Rirkrit Tiravanija – Conceptualist & Anti-Object Artist

Rirkrit Tiravanija is a Thai conceptual artist known worldwide for his abstract projects and ongoing influence in the development of relational art.

Last modification : September 9, 2016
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Rirkrit Tiravanija – Conceptualist - Anti-Object 06 - feat

About Rirkrit Tiravanija

Rirkrit Tiravanija is known throughout the world for his conceptualist art projects and playing a leading role in the development of “anti-object” art. Many in the art world speak of Rirkrit’s works as “relational art” and “fundamentally bringing people together.”

Some of his past projects – displayed at galleries and museums worldwide – include preparing meals and feeding visitors, broadcasting live radio stations, installing social spaces and setting up and dismantling temporary apartments.

Nevertheless the artist has produced some ordinary objects, though they have mostly been connected to a larger series of his conceptual work. His creations have included print screened t-shirts, backpacks, cooking utensils and maps.

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Early Life:

Rirkrit Tiravanija was born in Buenos Aires in 1961 to a Thai Diplomat and an oral Surgeon. He was raised in Thailand, Ethiopia and Canada.

Following his studies in history at the Carleton University in Ottawa, he went on to study at the Ontario College of Art, Banff Center School of Fine Arts, School of the Art Institute Chicago and the Whitney Independent Studies Program in New York.

Since 1982, Rirkrit has been based in Manhattan, New York, though he is a frequent traveler with resident visas across the globe. He is currently a Professor at the School of Arts at Colombia University.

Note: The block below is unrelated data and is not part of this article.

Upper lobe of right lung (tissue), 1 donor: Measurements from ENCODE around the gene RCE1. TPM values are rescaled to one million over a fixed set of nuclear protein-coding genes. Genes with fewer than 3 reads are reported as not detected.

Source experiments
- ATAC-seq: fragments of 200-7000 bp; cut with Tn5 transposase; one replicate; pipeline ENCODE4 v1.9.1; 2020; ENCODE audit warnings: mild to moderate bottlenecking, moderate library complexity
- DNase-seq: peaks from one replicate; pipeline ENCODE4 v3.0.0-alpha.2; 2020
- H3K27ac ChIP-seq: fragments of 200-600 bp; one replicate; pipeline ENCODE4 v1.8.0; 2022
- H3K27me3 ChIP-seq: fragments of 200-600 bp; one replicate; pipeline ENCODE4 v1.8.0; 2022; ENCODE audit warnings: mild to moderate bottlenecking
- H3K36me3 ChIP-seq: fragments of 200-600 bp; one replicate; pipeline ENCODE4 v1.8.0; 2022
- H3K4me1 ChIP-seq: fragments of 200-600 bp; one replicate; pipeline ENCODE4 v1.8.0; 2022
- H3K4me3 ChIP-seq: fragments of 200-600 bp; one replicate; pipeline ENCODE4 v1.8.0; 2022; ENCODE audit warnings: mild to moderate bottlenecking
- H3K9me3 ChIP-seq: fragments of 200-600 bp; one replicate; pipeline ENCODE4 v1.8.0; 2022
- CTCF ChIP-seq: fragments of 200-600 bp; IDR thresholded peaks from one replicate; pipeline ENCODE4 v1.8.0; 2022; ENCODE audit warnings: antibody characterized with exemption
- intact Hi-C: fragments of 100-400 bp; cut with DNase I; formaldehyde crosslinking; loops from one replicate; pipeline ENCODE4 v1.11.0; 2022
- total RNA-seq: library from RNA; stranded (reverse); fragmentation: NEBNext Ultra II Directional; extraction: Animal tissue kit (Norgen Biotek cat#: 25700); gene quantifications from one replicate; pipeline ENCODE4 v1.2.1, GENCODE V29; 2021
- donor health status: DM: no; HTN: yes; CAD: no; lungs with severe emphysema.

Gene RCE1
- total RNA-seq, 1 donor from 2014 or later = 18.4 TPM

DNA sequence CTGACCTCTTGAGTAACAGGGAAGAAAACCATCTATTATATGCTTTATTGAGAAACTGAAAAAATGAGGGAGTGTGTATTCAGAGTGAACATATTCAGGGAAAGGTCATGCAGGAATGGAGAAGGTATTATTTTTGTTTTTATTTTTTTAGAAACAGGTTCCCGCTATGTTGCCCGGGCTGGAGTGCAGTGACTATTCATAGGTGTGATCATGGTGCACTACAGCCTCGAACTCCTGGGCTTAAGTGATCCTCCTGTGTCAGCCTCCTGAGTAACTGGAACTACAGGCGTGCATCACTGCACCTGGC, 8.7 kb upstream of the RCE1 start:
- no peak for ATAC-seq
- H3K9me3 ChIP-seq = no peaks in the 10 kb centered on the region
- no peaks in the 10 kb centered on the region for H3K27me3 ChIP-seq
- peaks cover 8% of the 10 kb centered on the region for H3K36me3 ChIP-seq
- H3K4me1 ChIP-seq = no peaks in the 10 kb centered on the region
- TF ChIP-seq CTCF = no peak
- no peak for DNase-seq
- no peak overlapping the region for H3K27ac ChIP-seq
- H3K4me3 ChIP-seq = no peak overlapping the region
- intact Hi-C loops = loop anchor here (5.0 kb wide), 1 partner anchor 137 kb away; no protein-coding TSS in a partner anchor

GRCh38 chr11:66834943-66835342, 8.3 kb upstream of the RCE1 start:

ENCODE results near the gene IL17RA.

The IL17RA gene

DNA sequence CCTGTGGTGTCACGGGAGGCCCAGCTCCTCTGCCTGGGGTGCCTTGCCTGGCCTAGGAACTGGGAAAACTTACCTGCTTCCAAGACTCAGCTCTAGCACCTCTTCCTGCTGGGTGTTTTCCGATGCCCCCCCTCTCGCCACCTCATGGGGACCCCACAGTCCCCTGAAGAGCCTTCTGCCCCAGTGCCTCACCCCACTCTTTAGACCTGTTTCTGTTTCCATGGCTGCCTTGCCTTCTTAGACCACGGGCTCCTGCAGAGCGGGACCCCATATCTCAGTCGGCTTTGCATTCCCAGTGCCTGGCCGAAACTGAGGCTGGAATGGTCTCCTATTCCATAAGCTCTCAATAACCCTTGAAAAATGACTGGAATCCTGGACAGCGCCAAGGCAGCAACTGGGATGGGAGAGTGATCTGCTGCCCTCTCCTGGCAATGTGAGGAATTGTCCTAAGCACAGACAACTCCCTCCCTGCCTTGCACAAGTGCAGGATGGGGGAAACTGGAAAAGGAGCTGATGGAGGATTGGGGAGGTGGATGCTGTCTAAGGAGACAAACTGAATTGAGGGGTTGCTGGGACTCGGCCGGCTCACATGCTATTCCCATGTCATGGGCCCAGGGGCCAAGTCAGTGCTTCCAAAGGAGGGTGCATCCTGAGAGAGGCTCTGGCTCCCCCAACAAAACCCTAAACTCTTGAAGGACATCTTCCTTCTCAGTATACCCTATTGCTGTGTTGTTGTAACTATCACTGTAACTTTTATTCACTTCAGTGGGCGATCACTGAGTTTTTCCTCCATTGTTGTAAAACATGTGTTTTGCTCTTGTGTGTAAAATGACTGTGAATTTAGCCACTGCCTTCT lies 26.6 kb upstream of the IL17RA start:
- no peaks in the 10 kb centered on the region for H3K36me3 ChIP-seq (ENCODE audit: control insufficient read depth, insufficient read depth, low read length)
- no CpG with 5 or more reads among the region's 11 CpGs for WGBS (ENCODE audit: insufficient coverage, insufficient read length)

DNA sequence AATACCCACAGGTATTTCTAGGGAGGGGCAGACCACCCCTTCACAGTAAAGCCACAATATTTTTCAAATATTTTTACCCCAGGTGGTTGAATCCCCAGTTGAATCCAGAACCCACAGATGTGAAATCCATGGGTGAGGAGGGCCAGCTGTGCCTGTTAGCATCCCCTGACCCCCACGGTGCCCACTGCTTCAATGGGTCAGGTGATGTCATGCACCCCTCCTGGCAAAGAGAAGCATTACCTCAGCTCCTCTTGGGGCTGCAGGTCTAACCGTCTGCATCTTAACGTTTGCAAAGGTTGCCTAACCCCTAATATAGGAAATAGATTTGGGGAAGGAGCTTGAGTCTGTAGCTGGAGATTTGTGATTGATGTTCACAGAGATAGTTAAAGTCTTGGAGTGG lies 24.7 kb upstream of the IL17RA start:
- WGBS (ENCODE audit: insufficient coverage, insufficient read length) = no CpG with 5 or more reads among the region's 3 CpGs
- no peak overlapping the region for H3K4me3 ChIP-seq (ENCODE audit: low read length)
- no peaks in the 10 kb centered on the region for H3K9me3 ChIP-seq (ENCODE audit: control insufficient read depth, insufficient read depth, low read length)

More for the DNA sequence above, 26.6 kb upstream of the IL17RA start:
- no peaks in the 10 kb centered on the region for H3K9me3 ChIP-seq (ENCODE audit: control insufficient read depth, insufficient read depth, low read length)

Samples of Past Work:

Pad thai (1990), Paula Allen Gallery, New York
– Rirkrit cooks meals and serves food to gallery-goers

Untitled (1995), Carnegie International Exhibition, Carnegie Museum of Art
– similar to pad thai exhibit, Rirkrit displays a wall text with written instructions of how to cook Thai green curry, then prepares it for the guests

Untitled: Glass House (1997), Museum of Modern Art, Sculpture Garden
– Creates a mini version of Philip Johnson’s Glass House (1949)

Untitled : Free/Still (2007), David Zwirner Gallery, Chelsea
– Recreated pad thai exhibit, using original elements

Untitled (1999) & Untitled (2005) Serpentine Gallery, London
– Rirkrit recreates his East Village apartment, complete with kitchen, bath and bedroom.

Untitled: pavilion, table and puzzle (2006)
– Visitors can gather at picnic table to assemble huge puzzle of Eugene Delacroix’s Liberty Leading the People (1830)

Untitled: The Air Between the Chain-Link Fence and the Broken Bicycle Wheel (2005), Guggenheim Museum, Hugo Boss Prize, New York
– Rirkrit installs a low-tech pirated TV station in the museum, hinting at governmental control of popular media.
– Accompanying the exhibit was a text of the US First Amendment, a history of tv and radio communication in the nation and directions on how-to make your own radio equipment.

Soup/No Soup (2012), La Triennale 2012, Grand Palais, Paris
– Rirkrit transforms part of Grand Palais into huge, twelve-hour banquet serving only Tom Kha soup

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Solo Exhibitions:

Drawing Center, New York (2008)

Musée d’Art Moderne de la Ville de Paris (2005)

Serpentine Gallery, London (2005)

Galerie für Zeitgenössische Kunst, Leipzig (2003)

Secession, Vienna (2002)

Portikus, Frankfurt (2001)

Center for Contemporary Art, Kitakyushu, Japan (2000)

Los Angeles County Museum of Art (1999)

Museum of Modern Art, New York (1997)

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Gordon Matta Clark Foundation Award

Louis Comfort Tiffany Foundation, Biennial Competition Award (1993)

National Endowment for the Arts, Visual Artist Fellowship (1994)

Benesse by the Naoshima Contemporary Art Museum, Japan

Lucelia Artist Award, Smithsonian American Art Museum (2003)

Hugo Boss Prize, Solomon R. Guggenheim Museum in New York (2004)

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Rikrit continues to be based between New York, USA and Chiang Mai, Thailand.

Rikrit Tiravanija and Korakrit Arunanondchoi are currently holding a collaborative exhibition, The Fire is Gone but We Have the Light at the Johnson Museum of Art from 23 January, 2016 through 29 May.

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1 Comment

  1. Margarita Morales on November 14, 2020 at 4:19 pm


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